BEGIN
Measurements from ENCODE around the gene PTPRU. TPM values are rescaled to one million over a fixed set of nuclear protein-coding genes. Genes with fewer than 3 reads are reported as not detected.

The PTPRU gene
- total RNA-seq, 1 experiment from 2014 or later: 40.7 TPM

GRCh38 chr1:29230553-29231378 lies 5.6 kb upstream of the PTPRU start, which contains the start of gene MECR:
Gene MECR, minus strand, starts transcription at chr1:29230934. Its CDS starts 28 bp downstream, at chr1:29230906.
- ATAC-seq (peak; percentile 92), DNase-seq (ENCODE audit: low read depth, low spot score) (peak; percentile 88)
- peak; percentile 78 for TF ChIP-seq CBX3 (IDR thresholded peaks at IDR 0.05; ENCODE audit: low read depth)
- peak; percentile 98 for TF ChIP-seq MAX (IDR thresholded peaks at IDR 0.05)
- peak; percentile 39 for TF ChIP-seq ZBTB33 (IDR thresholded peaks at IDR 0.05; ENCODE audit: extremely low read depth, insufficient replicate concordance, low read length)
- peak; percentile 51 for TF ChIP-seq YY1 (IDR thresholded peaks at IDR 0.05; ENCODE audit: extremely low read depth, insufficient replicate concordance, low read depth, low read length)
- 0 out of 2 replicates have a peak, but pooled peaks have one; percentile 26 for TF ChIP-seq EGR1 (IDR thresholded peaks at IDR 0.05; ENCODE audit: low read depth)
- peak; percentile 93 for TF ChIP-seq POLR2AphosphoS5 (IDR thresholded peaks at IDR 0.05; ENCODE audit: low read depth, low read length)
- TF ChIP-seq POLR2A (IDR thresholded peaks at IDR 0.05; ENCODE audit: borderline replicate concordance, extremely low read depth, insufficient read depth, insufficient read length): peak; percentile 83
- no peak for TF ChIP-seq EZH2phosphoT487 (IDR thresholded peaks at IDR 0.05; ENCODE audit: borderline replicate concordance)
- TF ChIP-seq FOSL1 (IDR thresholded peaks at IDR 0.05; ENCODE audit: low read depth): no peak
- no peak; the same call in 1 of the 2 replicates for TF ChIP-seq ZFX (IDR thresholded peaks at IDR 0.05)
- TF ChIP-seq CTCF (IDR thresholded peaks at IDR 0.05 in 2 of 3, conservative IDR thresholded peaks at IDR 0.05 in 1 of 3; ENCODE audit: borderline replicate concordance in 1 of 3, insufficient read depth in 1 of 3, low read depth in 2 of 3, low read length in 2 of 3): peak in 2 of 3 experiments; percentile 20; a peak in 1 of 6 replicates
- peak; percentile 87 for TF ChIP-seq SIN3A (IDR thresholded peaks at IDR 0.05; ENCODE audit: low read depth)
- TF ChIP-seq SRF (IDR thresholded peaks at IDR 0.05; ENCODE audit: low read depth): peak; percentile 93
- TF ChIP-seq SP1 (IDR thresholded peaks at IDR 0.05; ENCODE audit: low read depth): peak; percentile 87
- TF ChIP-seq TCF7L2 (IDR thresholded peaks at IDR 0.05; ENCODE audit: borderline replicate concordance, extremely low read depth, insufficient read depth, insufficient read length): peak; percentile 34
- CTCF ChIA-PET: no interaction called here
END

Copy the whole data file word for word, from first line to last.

Measurements from ENCODE around the gene PTPRU. TPM values are rescaled to one million over a fixed set of nuclear protein-coding genes. Genes with fewer than 3 reads are reported as not detected.

The PTPRU gene
- total RNA-seq, 1 experiment from 2014 or later: 40.7 TPM

GRCh38 chr1:29230553-29231378 lies 5.6 kb upstream of the PTPRU start, which contains the start of gene MECR:
Gene MECR, minus strand, starts transcription at chr1:29230934. Its CDS starts 28 bp downstream, at chr1:29230906.
- ATAC-seq (peak; percentile 92), DNase-seq (ENCODE audit: low read depth, low spot score) (peak; percentile 88)
- peak; percentile 78 for TF ChIP-seq CBX3 (IDR thresholded peaks at IDR 0.05; ENCODE audit: low read depth)
- peak; percentile 98 for TF ChIP-seq MAX (IDR thresholded peaks at IDR 0.05)
- peak; percentile 39 for TF ChIP-seq ZBTB33 (IDR thresholded peaks at IDR 0.05; ENCODE audit: extremely low read depth, insufficient replicate concordance, low read length)
- peak; percentile 51 for TF ChIP-seq YY1 (IDR thresholded peaks at IDR 0.05; ENCODE audit: extremely low read depth, insufficient replicate concordance, low read depth, low read length)
- 0 out of 2 replicates have a peak, but pooled peaks have one; percentile 26 for TF ChIP-seq EGR1 (IDR thresholded peaks at IDR 0.05; ENCODE audit: low read depth)
- peak; percentile 93 for TF ChIP-seq POLR2AphosphoS5 (IDR thresholded peaks at IDR 0.05; ENCODE audit: low read depth, low read length)
- TF ChIP-seq POLR2A (IDR thresholded peaks at IDR 0.05; ENCODE audit: borderline replicate concordance, extremely low read depth, insufficient read depth, insufficient read length): peak; percentile 83
- no peak for TF ChIP-seq EZH2phosphoT487 (IDR thresholded peaks at IDR 0.05; ENCODE audit: borderline replicate concordance)
- TF ChIP-seq FOSL1 (IDR thresholded peaks at IDR 0.05; ENCODE audit: low read depth): no peak
- no peak; the same call in 1 of the 2 replicates for TF ChIP-seq ZFX (IDR thresholded peaks at IDR 0.05)
- TF ChIP-seq CTCF (IDR thresholded peaks at IDR 0.05 in 2 of 3, conservative IDR thresholded peaks at IDR 0.05 in 1 of 3; ENCODE audit: borderline replicate concordance in 1 of 3, insufficient read depth in 1 of 3, low read depth in 2 of 3, low read length in 2 of 3): peak in 2 of 3 experiments; percentile 20; a peak in 1 of 6 replicates
- peak; percentile 87 for TF ChIP-seq SIN3A (IDR thresholded peaks at IDR 0.05; ENCODE audit: low read depth)
- TF ChIP-seq SRF (IDR thresholded peaks at IDR 0.05; ENCODE audit: low read depth): peak; percentile 93
- TF ChIP-seq SP1 (IDR thresholded peaks at IDR 0.05; ENCODE audit: low read depth): peak; percentile 87
- TF ChIP-seq TCF7L2 (IDR thresholded peaks at IDR 0.05; ENCODE audit: borderline replicate concordance, extremely low read depth, insufficient read depth, insufficient read length): peak; percentile 34
- CTCF ChIA-PET: no interaction called here